34 (2):167-177 (2022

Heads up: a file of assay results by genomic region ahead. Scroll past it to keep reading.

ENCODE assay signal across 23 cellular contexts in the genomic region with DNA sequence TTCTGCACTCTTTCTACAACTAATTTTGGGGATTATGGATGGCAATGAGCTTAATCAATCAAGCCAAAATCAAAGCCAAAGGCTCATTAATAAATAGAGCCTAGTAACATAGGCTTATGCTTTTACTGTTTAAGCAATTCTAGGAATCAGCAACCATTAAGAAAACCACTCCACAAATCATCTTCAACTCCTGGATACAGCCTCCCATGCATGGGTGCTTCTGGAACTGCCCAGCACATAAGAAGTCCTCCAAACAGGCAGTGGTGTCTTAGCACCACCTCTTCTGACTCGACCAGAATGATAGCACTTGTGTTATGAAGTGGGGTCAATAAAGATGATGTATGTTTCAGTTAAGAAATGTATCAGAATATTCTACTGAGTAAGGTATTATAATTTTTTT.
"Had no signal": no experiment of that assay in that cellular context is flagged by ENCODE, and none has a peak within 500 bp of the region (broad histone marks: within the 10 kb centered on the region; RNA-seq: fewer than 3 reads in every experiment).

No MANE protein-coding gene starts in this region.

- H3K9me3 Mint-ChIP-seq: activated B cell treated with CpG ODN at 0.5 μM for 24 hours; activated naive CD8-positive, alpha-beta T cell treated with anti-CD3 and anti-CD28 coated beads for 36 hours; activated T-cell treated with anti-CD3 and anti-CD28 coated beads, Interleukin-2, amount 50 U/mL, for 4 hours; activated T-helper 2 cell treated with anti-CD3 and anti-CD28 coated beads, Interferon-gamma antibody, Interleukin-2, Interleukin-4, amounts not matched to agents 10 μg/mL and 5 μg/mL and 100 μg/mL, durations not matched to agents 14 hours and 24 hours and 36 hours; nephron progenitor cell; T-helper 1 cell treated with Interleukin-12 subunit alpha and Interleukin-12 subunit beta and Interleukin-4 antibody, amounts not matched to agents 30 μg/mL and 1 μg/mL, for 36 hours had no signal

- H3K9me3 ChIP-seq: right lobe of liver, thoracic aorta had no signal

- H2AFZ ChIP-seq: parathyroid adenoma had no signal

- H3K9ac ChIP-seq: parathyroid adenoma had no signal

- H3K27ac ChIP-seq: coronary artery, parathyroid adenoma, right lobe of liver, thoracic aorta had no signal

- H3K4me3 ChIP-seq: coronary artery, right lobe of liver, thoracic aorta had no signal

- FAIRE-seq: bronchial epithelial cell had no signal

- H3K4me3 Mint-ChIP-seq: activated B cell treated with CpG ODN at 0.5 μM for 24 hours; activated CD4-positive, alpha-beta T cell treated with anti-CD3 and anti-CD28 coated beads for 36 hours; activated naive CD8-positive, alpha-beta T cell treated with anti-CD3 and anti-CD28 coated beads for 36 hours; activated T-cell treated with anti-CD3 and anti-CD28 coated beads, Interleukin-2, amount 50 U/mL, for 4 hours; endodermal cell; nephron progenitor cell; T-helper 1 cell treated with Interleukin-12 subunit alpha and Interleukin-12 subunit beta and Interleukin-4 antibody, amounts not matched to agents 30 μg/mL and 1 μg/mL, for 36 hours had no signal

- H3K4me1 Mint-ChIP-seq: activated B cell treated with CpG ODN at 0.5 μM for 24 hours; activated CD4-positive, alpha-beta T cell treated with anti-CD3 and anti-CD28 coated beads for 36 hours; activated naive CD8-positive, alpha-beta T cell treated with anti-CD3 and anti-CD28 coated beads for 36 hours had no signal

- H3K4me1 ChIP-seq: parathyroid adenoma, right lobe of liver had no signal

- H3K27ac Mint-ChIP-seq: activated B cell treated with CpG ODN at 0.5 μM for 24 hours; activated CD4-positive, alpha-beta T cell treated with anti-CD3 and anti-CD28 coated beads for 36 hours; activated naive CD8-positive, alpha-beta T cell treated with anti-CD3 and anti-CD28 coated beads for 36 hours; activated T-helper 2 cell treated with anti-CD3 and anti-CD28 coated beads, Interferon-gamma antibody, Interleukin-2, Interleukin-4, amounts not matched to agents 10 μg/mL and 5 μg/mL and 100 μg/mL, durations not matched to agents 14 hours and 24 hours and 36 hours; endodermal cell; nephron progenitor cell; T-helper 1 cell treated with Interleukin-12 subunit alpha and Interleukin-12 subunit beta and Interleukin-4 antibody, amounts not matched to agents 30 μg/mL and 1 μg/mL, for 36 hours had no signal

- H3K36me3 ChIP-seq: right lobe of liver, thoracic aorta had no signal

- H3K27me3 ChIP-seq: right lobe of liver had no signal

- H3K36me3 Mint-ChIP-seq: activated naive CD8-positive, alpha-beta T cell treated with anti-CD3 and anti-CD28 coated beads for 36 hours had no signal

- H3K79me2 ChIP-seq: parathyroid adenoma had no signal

Prioritarianism is a variant of utilitarianism. It differs from utilitarianism in that benefiting individuals matters more the worse off these individuals are. On this view, there are two standard ways of handling risky prospects: Ex-Post Prioritarianism adjusts for prioritizing the worse off in final outcomes and then values prospects by the expectation of the sum total of those adjusted values, whereas Ex-Ante Prioritarianism adjusts for prioritizing the worse off on each individual's expectation and then values prospects by the sum total of those adjusted expectations. A standard objection to Ex-Post Prioritarianism is that it violates Ex-Ante Pareto, that is, it prescribes choices that worsen the expectations for everyone. In this article, I argue that Ex-Ante Prioritarianism suffers from much the same problem: it violates a sequential version of Ex-Ante Pareto, that is, it prescribes sequences of choices that worsen the expectations for everyone.